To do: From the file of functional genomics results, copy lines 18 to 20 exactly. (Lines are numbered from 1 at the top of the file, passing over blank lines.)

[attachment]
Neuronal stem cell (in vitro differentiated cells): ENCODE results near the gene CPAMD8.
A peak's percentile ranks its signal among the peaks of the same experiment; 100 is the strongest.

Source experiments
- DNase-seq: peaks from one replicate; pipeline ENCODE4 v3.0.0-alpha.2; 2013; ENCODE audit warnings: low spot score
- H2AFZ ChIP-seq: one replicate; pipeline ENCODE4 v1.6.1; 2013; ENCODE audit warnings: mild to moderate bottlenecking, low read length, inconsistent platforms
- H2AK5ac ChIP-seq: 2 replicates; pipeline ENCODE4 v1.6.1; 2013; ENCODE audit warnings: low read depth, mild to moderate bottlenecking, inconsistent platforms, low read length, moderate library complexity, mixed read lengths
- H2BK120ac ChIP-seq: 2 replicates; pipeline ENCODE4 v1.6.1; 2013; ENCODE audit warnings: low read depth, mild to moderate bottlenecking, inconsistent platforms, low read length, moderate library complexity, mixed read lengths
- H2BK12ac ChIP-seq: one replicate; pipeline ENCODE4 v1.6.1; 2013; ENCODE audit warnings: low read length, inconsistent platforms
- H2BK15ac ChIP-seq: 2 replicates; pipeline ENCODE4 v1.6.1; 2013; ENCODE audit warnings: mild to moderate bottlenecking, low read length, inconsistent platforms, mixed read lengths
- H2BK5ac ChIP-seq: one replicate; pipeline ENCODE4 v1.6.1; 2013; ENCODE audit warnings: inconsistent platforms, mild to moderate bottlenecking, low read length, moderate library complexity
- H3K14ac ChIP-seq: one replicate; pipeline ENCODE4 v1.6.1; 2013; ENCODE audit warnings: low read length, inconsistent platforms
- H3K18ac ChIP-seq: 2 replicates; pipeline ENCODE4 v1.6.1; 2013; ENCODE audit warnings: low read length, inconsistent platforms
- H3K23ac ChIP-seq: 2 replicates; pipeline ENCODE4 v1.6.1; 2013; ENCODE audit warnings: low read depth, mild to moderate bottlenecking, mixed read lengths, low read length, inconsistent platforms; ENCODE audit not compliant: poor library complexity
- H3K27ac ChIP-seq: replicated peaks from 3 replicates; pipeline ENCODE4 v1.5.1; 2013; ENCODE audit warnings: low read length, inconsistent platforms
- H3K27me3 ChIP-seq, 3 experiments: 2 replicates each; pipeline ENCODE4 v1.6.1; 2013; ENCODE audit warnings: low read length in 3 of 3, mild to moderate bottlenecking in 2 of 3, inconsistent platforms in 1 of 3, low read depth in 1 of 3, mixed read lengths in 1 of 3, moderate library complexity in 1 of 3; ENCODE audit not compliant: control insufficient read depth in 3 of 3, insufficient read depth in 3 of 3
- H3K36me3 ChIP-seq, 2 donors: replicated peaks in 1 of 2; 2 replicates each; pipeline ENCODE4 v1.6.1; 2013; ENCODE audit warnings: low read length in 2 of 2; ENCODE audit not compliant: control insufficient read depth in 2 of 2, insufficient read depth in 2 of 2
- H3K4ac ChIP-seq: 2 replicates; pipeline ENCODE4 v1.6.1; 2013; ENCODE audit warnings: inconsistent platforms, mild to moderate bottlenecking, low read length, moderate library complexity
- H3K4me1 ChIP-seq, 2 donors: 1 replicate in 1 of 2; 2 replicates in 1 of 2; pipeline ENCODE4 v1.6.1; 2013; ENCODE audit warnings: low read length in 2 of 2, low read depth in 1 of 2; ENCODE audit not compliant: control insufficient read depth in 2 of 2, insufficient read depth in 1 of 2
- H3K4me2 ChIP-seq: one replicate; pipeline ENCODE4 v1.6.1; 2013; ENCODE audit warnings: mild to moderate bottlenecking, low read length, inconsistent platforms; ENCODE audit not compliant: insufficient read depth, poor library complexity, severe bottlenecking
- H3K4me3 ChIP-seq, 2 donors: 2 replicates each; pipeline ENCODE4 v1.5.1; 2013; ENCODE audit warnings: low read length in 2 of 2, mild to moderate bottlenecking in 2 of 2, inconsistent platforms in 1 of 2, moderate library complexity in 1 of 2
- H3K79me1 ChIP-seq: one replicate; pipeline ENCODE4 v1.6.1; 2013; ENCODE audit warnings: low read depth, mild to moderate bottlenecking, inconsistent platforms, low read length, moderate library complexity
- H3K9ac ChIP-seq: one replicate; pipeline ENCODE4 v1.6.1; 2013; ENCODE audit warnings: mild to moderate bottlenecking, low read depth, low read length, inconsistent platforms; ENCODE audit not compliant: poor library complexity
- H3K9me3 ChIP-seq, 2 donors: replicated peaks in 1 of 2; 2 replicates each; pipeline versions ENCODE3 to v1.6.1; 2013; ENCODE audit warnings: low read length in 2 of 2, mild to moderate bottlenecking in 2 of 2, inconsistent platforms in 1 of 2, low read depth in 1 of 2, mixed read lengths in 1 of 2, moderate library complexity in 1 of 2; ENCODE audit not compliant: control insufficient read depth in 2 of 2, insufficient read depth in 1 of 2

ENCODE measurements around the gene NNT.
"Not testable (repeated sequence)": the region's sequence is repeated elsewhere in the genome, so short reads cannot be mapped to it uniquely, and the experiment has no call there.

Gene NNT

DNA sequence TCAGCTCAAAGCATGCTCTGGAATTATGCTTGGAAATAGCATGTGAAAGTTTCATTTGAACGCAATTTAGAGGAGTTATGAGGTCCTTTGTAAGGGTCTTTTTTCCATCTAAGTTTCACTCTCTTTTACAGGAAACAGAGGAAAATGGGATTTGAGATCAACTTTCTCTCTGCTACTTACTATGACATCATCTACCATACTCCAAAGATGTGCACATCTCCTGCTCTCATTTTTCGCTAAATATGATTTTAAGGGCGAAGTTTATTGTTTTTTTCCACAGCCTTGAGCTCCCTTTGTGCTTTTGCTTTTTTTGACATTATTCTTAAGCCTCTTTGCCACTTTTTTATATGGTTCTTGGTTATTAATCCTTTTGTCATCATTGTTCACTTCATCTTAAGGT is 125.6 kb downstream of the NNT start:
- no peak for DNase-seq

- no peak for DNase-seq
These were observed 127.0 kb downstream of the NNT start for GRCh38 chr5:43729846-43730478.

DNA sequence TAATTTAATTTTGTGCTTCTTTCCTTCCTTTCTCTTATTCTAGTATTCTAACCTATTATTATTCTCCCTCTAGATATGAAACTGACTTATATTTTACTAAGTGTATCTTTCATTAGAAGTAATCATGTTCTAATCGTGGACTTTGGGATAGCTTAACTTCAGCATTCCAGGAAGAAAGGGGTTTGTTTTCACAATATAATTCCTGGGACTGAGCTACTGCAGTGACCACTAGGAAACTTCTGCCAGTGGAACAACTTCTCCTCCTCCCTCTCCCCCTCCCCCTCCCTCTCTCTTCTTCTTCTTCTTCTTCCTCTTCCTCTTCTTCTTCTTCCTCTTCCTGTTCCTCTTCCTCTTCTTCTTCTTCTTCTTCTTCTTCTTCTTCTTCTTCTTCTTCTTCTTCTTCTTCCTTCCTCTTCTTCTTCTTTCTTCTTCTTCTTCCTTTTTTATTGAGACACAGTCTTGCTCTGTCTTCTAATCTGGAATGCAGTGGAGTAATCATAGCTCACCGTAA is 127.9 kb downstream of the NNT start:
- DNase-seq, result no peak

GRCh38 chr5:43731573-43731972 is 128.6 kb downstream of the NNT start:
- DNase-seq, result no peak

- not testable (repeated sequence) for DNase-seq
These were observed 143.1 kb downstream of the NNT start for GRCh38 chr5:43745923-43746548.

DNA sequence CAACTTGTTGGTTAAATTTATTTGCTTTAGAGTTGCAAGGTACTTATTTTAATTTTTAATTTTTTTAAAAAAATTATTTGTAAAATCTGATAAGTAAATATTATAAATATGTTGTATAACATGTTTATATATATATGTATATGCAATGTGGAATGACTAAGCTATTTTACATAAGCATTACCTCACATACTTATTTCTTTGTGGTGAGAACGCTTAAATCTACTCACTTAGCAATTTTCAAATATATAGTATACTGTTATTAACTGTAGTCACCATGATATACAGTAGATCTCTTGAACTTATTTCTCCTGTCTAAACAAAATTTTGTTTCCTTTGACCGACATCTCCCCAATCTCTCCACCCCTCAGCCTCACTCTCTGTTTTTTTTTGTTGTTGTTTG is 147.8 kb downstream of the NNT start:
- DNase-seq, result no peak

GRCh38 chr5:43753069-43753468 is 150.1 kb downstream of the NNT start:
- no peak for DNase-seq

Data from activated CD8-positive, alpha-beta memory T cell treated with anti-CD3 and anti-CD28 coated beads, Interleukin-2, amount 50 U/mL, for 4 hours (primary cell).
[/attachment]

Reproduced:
- H3K4me1 ChIP-seq, 2 donors: 1 replicate in 1 of 2; 2 replicates in 1 of 2; pipeline ENCODE4 v1.6.1; 2013; ENCODE audit warnings: low read length in 2 of 2, low read depth in 1 of 2; ENCODE audit not compliant: control insufficient read depth in 2 of 2, insufficient read depth in 1 of 2
- H3K4me2 ChIP-seq: one replicate; pipeline ENCODE4 v1.6.1; 2013; ENCODE audit warnings: mild to moderate bottlenecking, low read length, inconsistent platforms; ENCODE audit not compliant: insufficient read depth, poor library complexity, severe bottlenecking
- H3K4me3 ChIP-seq, 2 donors: 2 replicates each; pipeline ENCODE4 v1.5.1; 2013; ENCODE audit warnings: low read length in 2 of 2, mild to moderate bottlenecking in 2 of 2, inconsistent platforms in 1 of 2, moderate library complexity in 1 of 2